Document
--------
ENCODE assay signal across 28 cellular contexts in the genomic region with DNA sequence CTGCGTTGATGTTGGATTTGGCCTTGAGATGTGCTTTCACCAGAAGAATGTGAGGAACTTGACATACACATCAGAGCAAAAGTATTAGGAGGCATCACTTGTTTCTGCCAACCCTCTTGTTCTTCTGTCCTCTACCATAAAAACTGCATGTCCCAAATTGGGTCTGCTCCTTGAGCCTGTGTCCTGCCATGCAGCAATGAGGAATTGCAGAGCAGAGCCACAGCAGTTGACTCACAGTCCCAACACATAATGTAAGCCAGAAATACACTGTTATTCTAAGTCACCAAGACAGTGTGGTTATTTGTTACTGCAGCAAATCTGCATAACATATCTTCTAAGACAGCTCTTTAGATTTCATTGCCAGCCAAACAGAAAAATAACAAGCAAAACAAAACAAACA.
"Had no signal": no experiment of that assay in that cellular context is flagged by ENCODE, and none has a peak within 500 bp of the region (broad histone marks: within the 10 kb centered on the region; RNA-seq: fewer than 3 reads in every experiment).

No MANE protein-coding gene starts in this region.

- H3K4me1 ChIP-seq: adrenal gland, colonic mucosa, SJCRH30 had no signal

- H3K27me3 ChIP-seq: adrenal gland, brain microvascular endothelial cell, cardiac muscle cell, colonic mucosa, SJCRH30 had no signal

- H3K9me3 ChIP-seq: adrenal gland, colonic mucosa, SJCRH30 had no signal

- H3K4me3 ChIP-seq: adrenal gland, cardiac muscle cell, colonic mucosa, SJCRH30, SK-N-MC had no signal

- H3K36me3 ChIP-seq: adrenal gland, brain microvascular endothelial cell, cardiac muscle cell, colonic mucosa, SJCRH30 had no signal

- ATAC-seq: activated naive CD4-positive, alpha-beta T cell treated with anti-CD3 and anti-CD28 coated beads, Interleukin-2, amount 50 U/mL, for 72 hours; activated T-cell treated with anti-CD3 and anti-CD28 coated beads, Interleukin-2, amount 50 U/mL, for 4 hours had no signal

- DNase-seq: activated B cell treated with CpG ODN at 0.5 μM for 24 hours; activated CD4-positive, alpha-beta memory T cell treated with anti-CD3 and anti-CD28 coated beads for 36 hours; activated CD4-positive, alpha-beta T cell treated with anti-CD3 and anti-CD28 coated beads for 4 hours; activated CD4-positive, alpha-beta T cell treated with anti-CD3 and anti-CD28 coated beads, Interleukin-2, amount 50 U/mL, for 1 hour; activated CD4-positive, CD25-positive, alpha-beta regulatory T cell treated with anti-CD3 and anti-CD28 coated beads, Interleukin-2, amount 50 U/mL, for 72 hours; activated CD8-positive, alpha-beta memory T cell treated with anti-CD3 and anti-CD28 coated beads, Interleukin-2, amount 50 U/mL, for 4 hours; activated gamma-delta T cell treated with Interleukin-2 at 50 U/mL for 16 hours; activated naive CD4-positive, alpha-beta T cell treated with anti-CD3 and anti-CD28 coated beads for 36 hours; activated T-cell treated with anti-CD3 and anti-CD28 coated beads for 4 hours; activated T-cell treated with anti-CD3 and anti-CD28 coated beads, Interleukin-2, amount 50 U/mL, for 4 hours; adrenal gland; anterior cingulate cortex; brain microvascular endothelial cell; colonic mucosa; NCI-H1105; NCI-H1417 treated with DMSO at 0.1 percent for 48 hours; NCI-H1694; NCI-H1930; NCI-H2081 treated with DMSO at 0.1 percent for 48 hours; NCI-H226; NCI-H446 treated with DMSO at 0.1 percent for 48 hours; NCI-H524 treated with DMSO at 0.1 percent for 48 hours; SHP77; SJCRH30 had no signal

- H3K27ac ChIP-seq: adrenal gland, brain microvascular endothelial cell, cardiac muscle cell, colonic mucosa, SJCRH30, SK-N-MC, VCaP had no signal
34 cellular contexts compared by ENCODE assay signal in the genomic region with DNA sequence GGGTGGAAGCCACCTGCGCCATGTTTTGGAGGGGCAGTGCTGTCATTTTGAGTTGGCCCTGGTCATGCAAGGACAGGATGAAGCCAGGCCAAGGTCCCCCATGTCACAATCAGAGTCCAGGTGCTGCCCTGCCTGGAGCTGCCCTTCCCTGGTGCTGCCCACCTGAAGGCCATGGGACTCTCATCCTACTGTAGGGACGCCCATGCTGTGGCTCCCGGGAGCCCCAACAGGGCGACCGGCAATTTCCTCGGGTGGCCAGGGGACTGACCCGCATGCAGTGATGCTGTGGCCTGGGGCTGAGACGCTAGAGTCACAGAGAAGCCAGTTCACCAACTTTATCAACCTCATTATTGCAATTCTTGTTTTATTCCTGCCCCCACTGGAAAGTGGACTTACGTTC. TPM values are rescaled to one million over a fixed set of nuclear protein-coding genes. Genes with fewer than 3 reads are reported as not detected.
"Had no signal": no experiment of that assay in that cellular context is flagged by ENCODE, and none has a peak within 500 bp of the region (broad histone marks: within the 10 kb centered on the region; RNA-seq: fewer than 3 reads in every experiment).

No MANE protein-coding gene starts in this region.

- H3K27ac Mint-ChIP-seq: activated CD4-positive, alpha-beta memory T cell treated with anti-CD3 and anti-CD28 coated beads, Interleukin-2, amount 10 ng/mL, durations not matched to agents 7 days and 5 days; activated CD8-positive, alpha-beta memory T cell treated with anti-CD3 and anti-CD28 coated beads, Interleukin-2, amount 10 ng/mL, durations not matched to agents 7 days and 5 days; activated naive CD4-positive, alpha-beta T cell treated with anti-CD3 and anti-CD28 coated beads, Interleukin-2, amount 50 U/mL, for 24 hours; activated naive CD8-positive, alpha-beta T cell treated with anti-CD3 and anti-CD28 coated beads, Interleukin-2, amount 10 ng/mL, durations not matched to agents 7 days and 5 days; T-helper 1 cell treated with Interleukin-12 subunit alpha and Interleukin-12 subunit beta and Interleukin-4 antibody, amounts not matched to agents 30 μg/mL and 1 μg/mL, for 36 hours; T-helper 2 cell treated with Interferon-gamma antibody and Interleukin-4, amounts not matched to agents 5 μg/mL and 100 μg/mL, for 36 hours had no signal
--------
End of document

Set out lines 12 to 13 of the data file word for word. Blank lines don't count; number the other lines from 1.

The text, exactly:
34 cellular contexts compared by ENCODE assay signal in the genomic region with DNA sequence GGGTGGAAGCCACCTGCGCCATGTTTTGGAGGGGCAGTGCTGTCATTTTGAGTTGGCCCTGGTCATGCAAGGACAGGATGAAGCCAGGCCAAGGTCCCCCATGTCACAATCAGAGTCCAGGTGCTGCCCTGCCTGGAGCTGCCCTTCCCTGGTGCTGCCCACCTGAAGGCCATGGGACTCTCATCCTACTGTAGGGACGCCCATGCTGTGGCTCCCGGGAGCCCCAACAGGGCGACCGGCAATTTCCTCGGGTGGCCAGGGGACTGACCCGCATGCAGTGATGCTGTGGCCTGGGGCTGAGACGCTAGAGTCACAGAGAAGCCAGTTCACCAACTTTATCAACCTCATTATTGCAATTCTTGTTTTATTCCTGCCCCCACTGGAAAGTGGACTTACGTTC. TPM values are rescaled to one million over a fixed set of nuclear protein-coding genes. Genes with fewer than 3 reads are reported as not detected.
"Had no signal": no experiment of that assay in that cellular context is flagged by ENCODE, and none has a peak within 500 bp of the region (broad histone marks: within the 10 kb centered on the region; RNA-seq: fewer than 3 reads in every experiment).